Getting an Offer

It has been a couple of weeks since your on-campus interview, and at any moment you are hoping to receive that phone call offering you the position. If it has been longer than the original timeline discussed during your on-campus interview, do not hesitate to call or email your contact on the hiring committee. You can share your increasing enthusiasm for the position, and ask for an update with their hiring process. This is especially important if you have multiple institutions that you may be hearing from.

With time and patience, the call that you have been waiting for happens! Often times during this phone call the employer will go over the salary, start and move in dates, and discuss where the process goes from this point forward. This is your opportunity to ask any questions you have about the position, and ensure that you completely understand the benefits and salary being offered. If you have not already had a discussion of your preferences and needs with regards to the salary, ask if the salary and/or benefits are negotiable. With the tightening of budgets, do not be surprised if they are not. After you have asked your questions, it is appropriate to ask for time to consider the offer. Ask the employer to give you a timeline as to when they will need to know whether you will be taking the position or not.

If the offer you received is not your top choice, it is in your best interest to contact the top institution(s). Let the contact know that you have another offer, and ask for an update as to where you are in their process. You can also give the institution your timeline for accepting or declining the offer, and share your preference for this position. This should hopefully motivate the committee to make a decision with regards to your candidacy. You will then be able to make a more informed decision

Once you decide to accept a position, be sure to ask what the next step will be. You will want an official offer letter, and often a contract is signed. Depending on the position and institution, you may be asked to give information for a background check. Be sure to ask who your contact will be until your arrival so that you may ask any questions that come up. Finally, celebrate all of your accomplishments! Congratulations on your new position!

Enjoy Your New Job!

Congratulations on your new position! Although this job search process can be lengthy and stressful, with a little patience we can all find our fit in student affairs. Enjoy learning new skills, and gaining new experiences in this next step in your career. Consider starting a blog of your own to document the valuable lessons you are learning along the way, and share them with other student affairs professionals. Thank you for taking the time to read the little tidbits I have learned along the way during my job search process. Best wishes and good luck!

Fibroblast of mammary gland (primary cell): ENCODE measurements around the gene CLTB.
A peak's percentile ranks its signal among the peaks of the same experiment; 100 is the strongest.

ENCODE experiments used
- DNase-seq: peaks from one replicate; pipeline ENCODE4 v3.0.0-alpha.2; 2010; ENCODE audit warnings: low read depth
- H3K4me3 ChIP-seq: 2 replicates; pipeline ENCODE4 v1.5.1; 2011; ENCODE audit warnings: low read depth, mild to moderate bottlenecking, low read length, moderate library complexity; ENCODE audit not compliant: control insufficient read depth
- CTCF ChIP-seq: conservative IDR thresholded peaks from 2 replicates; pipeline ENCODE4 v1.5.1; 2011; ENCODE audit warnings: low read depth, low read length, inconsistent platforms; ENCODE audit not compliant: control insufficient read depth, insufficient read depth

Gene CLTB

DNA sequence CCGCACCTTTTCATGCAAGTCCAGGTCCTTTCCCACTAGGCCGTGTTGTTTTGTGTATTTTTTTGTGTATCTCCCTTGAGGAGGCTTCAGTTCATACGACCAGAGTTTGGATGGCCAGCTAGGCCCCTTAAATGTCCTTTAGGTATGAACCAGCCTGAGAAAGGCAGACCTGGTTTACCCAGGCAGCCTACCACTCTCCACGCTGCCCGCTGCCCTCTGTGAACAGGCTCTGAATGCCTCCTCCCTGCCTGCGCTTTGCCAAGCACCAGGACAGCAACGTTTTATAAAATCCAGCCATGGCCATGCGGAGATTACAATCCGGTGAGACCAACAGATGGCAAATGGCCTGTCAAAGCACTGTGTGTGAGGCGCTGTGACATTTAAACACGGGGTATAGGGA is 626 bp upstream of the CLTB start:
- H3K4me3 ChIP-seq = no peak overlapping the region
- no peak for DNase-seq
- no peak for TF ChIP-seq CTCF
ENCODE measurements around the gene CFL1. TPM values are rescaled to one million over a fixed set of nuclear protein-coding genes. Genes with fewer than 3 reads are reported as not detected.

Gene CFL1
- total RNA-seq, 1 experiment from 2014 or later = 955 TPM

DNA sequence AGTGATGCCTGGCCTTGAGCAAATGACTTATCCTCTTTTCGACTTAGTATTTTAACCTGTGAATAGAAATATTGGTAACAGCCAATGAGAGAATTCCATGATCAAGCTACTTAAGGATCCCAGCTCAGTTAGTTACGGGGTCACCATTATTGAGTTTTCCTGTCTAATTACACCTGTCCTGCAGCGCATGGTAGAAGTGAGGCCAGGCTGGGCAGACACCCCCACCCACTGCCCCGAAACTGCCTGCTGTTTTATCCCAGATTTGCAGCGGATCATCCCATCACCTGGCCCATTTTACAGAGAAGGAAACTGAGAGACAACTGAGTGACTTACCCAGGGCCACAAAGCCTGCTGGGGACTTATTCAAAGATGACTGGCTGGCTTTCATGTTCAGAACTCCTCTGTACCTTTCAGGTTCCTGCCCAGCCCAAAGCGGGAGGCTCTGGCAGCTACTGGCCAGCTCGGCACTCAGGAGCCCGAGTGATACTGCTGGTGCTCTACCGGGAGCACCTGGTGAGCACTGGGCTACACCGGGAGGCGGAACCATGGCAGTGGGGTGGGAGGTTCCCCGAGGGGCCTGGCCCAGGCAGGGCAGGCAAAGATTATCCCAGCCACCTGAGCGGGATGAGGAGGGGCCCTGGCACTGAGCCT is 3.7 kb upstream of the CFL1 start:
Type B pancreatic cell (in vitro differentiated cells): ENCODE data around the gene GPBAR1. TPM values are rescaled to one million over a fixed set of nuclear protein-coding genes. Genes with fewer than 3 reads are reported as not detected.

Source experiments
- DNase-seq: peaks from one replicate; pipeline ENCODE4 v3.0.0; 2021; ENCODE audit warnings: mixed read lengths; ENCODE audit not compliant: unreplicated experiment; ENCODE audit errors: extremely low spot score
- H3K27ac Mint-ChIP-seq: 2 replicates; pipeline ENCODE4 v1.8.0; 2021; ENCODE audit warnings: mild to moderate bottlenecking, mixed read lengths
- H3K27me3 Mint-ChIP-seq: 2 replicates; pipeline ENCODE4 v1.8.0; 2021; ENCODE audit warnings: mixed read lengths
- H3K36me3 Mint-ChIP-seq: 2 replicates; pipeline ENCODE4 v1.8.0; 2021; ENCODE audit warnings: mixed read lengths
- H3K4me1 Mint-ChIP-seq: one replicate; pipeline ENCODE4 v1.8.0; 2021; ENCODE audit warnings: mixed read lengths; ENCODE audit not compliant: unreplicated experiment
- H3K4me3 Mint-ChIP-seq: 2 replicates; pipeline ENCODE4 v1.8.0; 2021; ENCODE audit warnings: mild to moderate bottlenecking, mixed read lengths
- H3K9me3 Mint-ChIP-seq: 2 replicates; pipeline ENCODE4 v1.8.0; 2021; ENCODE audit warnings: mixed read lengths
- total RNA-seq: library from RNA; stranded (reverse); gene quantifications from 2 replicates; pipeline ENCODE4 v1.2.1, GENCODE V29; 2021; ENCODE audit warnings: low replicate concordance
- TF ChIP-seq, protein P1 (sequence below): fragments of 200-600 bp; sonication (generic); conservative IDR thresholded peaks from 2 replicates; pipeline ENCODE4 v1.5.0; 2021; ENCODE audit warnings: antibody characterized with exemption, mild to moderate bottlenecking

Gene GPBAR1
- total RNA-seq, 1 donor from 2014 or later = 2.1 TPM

Amy Moreno-Kieffer
Student Affairs Job Hunting Blog

May 25, 2010 at 12:23 am Leave a comment

Writing Thank-You Notes

The last impression that you will leave after your on-campus interview comes in the form of a thank you note. After an interview you may write as many as 20 thank-you’s, but it is very important to show your gratitude for the opportunity and the time each individual has taken to be a part of your on-campus interview. Here are some words of advice with regards to writing your thank you notes.

  • Be sure to write them in a timely manner. Ideally it would be beneficial to have them in the mail no later than one week after your interview. Often the process moves quickly after the on-campus interviews, and you want to make sure to leave that lasting impression prior to any decision-making.
  • Write a note to everyone you meet with individually. Even those that join you for dinner or guide you from one interview to another. Everyone is a potential colleague, and you want to show everyone your enthusiasm and appreciation.
  • Consider putting all of the thank-you notes in a larger envelope and mailing them together. This will allow you to save on postage, and ensure they all arrive at the same time. The staff mailboxes may be in the same location, so it wouldn’t take too much time to distribute the notes.
  • Share your enthusiasm and what you appreciated from each individual. Perhaps they shared a philosophy you really appreciated, or explained the culture of the campus very thoroughly. Let them know how they connected with you and why it was so meaningful.
  • Be aware that thank you’s via email may be a good option. As institutions strive to promote sustainability, consider saving the paper and sending your thank you notes via email. You will be demonstrating your commitment, as well as demonstrating that you value sustainability.

Amy Moreno-Kieffer
Student Affairs Job Hunting Blog

May 2, 2010 at 12:23 am 2 comments

Ideas to Keep in Mind During Your On-Campus Interview

I have been told on numerous occasions that the interview begins as soon as you are picked up from the airport or when you meet the first person from the institution you are interviewing with. As I have mentioned before:

  • It is in your best interest to be yourself.
  • Recognize that you are being evaluated almost immediately.
  • Stay positive with your conversational topics.
  • Continue to show your enthusiasm for the institution.
  • Perhaps you can ask yourself how you would like to be remembered from your on-campus interview.